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Baby Patricia Debney Liquorice Fish Books (Cinnamon Press; www.inpressbooks.co.uk)

Baby  Patricia Debney  Liquorice Fish Books (Cinnamon Press; www.inpressbooks.co.uk)

In Julian Barnes’s novel Flaubert’s Parrot the narrator, Geoffrey Braithwaite, refutes the role of historiographer and explodes what could have been a singular history into infinite fragments, interminable possibilities. Even where there are well-documented sources such as the Greek journeys of Flaubert and Maxime Du Camp the story-teller presents the reader with contradictions as accounts differ, journals disagree and, in conclusion, Braithwaite tells us “What happened to the truth is not recorded”.
Patricia Debney’s new collection of poems and prose focuses upon the edge of vision, that which can be detected out of the side of the eye, and the often quite imperative tone confronts us with a sense of responsibility for what seems to be hiding there:

Things Which Had I Stopped to Consider –
Really Consider – Or If I’d Been Older –
Might Have Been Clues

‘That time we took Violet the cat – who had six toes on each front
paw – up to the Blue Ridge Parkway. You said she would like to
get out of the city. We opened the car door and she ran away, right
into the rhododendron up the side of the mountain. We called and
called – Violet! Violet! – but she never came back.

The time you locked yourself in the bedroom. I screamed – don’t
do it, don’t do it
– but you still didn’t come out.’

On the back cover of this remarkably disturbing volume of memory’s fragments Simon Smith mentions the ‘desolation of Hopper’ and there is an eerie exactness about this reference. In the 1939 painting ‘Cape Cod Evening’ (National Gallery of Art, Washington) a man sits on the doorstep in front of a house and a woman stands with folded arms looking downwards at his hand which is offered out with something in it held there to attract a dog. There is a kind of serenity in the scene except that the dog is peering alertly away from the man and, with ears pointed and tail sticking out horizontally, is staring at something (some thing) off stage. It is a very unsettling painting as one becomes aware of the importance of whatever is there, just out of sight!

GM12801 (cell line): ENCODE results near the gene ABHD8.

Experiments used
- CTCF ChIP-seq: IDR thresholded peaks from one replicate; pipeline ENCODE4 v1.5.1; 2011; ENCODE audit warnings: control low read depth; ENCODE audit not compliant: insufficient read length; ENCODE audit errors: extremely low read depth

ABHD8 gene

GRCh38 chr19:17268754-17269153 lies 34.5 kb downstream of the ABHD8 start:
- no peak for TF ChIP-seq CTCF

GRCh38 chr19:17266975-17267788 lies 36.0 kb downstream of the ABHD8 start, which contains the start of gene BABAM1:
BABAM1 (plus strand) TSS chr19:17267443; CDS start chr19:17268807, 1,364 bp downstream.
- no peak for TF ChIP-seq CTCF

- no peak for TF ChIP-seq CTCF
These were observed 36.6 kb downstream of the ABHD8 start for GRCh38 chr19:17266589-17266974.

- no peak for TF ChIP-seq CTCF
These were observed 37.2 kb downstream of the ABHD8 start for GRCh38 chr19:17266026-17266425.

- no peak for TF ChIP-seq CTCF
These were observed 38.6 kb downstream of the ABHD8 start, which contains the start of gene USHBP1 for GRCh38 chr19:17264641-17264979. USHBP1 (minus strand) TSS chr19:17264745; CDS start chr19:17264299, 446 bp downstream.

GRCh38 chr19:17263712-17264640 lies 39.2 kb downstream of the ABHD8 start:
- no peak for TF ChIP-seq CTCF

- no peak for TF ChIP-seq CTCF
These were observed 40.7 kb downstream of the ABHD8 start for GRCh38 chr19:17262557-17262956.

Carrie Etter’s comment raises to my mind another source for this collection of ‘fragments, prose poetry, and white space’ (Jane Monson):

‘In her compelling new collection, Patricia Debney deftly fractures narratives, lines, and syntax to evoke a daughter’s struggle with an unstable mother. Baby intelligently renders their fraught relationship in all its emotional complexity.’

I am drawn back here to Toni Morrison’s 1987 novel Beloved which opens with the uncompromising statement ‘124 WAS SPITEFUL. Full of a baby’s venom. The women in the house knew it and so did the children.’ The epigraph Toni Morrison chose for her novel was from the letter Paul the Apostle wrote to the Romans and the nine sections of Debney’s poem ‘Armour of Light’ take their title from a reference to Romans 13:12. Whereas Morrison’s reference presents us with a contradiction concerning who is beloved Debney’s has a positive assertion of the day being at hand as the night is far spent. In these fragmentary shards of writing the poet sifts through ashes, picks ‘through remnants / of fires / in which not everything / burned’:

‘fragments
of bone
mostly yours
evidence
of kindling
not caught

and horded
secret hopes’

Just as History isn’t what happened but is instead what Historians tell us happened, the story of our selves is an accumulation of fragments upon which we place narrative sequence. Patricia Debney’s eerie and moving collection presents us with characters whose story is made up of what happens between the lines and just off the stage.

Ian Brinton 6th October 2016

Robert Vas Dias’ Arrivals & Departures (Shearsman Books, 2014)

Robert Vas Dias’ Arrivals & Departures (Shearsman Books, 2014)

From the same series as Patricia Debney’s Gestation and Anthony Rudolf’s Go into the Question, this chapbook of prose poems effectively uses the literary device of arrivals and departures for a pared down and celebratory poetry. It is at once joyful and thwart with potential danger, and sustains a wonderful balance between narrative voice and literary effects.

She arrived with the woodpigeons. That is to say, she arrived
and they left. Not that she had anything obviously to do with
it. Of course she did. She kept on arriving and then she left.
They appeared to be constantly fleeing the roost at her, at
his, at anyone’s approach, though clearly they had to have
returned in order to flee again. He never saw them return but
they always fled. She came to stay with him and then she
went. They – or more usually one of them – would explode out
of the treetops with a clatter of wings against foliage that
sounded like falling buckshot, and hurl themselves down to
the field below the house.

The sequence works on the binaries of things lost and found, presence and absence, meetings and disappearance. There is an abiding sense of mishap not far from joyfulness within relationships and social life. Vas Dias, though, elevates the binaries through the use of fresh language and unpredictable detours leavened with humour.

His darling sent him in the garden to deadhead the petunias